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On this day in history, Oct. 7, 1916, Georgia Tech football beats Cumberland 222-0

Georgia Tech, led by legendary coach and trophy namesake John Heisman, humiliated Cumberland College 222-0 in the most lopsided college football game on record on this day in history, Oct. 7, 1916. 

The football farce pitted national pigskin powerhouse Georgia Tech against a school from Lebanon, Tennessee, that reportedly pulled student volunteers off campus and out of frat houses to fulfill a contractual commitment. 

A football from Georgia Tech's 222-0 win over Cumberland College, Oct. 7, 1916. It still stands today as the most lopsided game in college football history. 

A football from Georgia Tech's 222-0 win over Cumberland College, Oct. 7, 1916. It still stands today as the most lopsided game in college football history.  (Courtesy Georgia Tech Athletics)

"The rout can be traced back to a 22-0 loss the Georgia Tech baseball team, also coached by Heisman, suffered in the spring of 1915. Heisman suspected that Cumberland had stacked its team with professional ringers," the NCAA reported in its 100th anniversary retrospective of the game in 2016.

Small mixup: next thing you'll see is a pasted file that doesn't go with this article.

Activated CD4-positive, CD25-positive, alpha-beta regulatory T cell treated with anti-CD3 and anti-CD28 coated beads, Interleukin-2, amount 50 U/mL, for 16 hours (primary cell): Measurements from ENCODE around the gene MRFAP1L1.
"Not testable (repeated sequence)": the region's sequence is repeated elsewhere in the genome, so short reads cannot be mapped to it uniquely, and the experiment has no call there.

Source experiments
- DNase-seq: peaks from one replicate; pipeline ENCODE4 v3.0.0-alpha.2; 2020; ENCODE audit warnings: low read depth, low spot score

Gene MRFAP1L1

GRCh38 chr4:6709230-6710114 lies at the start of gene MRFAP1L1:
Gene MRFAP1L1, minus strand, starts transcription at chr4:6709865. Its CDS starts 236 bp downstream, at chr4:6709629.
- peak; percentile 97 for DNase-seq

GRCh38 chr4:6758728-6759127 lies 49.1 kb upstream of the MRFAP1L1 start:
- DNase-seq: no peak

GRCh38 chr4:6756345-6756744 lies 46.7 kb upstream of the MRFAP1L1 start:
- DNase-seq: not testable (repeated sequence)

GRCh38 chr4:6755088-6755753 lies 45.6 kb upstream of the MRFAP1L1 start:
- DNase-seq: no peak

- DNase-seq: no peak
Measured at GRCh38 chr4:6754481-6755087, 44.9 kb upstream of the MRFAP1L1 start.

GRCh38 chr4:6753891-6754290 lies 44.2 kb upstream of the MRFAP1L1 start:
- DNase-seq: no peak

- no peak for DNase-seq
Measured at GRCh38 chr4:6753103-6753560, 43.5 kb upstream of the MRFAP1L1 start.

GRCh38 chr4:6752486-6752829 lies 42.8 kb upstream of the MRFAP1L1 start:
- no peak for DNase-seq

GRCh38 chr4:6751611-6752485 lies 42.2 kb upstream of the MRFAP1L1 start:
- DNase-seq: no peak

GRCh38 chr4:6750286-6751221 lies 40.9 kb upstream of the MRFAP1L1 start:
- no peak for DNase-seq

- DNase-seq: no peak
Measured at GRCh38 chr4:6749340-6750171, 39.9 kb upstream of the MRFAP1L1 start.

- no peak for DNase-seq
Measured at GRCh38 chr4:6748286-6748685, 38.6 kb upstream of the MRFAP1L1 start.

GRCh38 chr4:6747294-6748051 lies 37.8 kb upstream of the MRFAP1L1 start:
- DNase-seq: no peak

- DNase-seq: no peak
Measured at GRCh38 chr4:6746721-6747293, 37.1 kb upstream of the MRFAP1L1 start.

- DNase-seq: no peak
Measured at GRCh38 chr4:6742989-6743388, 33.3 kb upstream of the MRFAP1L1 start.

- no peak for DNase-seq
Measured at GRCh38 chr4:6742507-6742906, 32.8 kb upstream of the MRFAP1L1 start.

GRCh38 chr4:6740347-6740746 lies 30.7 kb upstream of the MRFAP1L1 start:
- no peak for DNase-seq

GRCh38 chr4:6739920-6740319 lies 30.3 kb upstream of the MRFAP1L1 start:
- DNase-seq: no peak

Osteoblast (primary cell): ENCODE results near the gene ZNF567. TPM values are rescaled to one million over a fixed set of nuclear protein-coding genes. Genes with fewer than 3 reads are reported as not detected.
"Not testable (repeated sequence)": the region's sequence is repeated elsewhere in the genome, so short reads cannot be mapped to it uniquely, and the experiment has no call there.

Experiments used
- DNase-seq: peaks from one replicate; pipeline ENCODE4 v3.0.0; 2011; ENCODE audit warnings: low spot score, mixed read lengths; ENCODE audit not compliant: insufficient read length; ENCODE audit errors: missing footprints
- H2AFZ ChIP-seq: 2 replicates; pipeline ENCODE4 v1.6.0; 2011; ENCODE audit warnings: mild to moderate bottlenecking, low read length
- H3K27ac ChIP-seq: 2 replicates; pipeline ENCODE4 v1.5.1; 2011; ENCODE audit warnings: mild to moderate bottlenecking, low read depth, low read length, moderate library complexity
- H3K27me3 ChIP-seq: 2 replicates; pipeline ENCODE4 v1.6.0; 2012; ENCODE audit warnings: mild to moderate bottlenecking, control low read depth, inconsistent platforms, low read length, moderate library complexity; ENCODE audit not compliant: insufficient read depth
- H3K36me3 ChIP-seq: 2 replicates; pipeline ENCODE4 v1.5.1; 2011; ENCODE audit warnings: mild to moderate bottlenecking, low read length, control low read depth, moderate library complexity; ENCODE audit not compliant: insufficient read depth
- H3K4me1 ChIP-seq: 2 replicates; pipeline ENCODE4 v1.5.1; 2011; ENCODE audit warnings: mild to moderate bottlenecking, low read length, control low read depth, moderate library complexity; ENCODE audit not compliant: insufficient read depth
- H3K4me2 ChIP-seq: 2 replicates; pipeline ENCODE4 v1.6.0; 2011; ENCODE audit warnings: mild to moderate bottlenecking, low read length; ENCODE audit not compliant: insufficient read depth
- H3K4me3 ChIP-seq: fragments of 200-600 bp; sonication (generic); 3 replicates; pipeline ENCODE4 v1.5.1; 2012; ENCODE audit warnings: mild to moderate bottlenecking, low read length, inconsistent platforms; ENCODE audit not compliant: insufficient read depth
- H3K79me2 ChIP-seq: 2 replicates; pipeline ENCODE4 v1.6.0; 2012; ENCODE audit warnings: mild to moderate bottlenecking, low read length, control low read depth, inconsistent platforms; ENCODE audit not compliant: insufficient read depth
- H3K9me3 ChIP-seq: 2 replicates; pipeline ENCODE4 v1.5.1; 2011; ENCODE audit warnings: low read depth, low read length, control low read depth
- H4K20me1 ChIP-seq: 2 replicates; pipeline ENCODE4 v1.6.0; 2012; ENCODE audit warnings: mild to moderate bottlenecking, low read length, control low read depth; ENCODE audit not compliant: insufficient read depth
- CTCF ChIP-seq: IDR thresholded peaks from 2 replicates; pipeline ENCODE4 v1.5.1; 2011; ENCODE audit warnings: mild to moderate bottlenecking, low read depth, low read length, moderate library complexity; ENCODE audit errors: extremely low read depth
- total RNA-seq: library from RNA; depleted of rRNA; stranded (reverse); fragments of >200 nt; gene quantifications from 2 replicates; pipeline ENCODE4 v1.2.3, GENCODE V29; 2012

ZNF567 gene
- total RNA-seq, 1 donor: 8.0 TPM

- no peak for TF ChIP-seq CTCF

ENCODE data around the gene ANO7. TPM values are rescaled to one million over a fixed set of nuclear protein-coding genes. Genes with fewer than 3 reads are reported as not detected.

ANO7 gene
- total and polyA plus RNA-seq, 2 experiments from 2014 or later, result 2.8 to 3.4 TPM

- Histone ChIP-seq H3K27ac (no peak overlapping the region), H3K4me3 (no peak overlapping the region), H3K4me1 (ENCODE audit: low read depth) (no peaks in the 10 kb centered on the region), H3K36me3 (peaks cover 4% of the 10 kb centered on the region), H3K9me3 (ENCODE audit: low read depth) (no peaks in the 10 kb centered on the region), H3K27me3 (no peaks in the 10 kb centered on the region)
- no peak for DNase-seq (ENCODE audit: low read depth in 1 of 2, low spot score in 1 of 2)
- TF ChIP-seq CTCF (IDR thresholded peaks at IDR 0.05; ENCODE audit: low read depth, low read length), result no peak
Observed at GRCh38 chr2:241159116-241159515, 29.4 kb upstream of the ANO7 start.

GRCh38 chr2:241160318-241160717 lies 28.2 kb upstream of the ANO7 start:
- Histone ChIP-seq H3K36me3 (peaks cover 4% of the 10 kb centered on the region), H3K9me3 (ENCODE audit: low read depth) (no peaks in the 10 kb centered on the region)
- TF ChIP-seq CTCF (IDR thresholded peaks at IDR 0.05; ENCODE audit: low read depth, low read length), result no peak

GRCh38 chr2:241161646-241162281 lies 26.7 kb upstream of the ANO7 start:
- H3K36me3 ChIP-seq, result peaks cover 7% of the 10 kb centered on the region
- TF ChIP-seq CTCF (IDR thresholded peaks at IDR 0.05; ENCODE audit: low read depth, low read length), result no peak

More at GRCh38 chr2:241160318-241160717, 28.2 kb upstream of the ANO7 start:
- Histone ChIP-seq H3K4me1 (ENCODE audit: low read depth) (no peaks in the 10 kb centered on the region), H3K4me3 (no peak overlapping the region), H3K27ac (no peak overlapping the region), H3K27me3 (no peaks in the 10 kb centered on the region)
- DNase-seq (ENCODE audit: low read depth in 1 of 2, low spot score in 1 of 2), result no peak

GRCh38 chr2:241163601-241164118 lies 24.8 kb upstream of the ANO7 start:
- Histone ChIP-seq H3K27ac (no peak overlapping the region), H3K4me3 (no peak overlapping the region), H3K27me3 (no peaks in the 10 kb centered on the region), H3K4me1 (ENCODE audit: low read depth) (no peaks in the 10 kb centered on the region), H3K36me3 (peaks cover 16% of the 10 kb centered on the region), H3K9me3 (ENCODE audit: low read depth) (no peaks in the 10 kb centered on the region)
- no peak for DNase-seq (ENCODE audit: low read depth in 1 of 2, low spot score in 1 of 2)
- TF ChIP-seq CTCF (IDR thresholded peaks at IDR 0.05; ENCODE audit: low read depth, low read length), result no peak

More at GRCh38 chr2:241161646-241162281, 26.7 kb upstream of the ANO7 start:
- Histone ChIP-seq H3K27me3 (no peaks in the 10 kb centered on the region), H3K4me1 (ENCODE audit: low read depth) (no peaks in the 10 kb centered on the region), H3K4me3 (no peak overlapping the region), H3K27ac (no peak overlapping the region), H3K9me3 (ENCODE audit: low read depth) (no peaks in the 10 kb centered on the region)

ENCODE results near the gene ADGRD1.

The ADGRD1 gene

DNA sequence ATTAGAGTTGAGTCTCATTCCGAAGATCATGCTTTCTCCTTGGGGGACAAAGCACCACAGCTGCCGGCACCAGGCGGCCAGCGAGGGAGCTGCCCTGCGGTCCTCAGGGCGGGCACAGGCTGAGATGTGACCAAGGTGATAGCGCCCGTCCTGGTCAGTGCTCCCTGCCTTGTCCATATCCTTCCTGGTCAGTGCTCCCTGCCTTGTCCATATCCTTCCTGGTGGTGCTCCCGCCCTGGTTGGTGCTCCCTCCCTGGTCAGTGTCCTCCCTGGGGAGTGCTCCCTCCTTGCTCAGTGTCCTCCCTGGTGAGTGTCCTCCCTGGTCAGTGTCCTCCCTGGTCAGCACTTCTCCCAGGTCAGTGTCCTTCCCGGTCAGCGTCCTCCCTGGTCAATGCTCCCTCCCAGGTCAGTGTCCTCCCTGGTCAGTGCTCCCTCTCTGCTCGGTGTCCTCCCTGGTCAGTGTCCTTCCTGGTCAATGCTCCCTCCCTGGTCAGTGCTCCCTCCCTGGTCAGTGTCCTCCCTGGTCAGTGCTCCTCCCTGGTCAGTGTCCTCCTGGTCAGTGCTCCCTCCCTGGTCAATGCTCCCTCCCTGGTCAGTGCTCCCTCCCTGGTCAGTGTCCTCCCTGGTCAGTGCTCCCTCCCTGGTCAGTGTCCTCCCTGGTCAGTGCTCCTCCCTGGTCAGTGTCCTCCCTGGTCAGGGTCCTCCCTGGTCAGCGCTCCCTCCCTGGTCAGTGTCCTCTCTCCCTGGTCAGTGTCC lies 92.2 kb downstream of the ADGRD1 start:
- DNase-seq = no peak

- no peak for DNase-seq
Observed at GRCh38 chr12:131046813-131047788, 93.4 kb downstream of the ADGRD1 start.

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Heisman enjoyed his opportunity for revenge on the gridiron. 

Cumberland College had committed to playing Tech in 1916. But the school, today known as Cumberland University, suspended its football program before the start of the season.

This is one of the few known photos from the most lopsided game in college football history. Georgia Tech beat Cumberland College, 222-0, Oct. 7 1916. 

This is one of the few known photos from the most lopsided game in college football history. Georgia Tech beat Cumberland College, 222-0, Oct. 7 1916.  (Georgia Tech Athletics)

The almighty dollar proved the deciding factor in making the mismatch happen.

"Cumberland reportedly would owe Tech $3,000 if the game was not played. Heisman insisted Cumberland come to Atlanta and play the game," the NCAA notes. 

"Thirteen noble fraternity brothers volunteered to suit up and get clobbered." — Frank Deford, late sportscaster

So hungry was Heisman for payback that he reportedly personally chipped in $500 to help Cumberland cover travel expenses, the equivalent of about $13,500 today.

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"Thirteen noble fraternity brothers volunteered to suit up and get clobbered, in effect, saving Cumberland from bankruptcy," late sportscaster Frank Deford wrote in a 2016 100th-anniversary story for NPR.

The Yellow Jackets — Georgia Tech's nickname, another Heisman contribution to the program — raced out to a 63-0 first-quarter lead. 

They were up 126-0 at halftime before the swarm subsided. They scored only 54 and 42 points, respectively, in the final two quarters, which Heisman agreed to shorten from 15 to 12 minutes.  

John W. Heisman is shown in an image circa 1919. 

John W. Heisman is shown in an image circa 1919.  (Bettmann Archive/Getty Images)

The game included "one of the weirdest plays in college football history," the NCAA reports.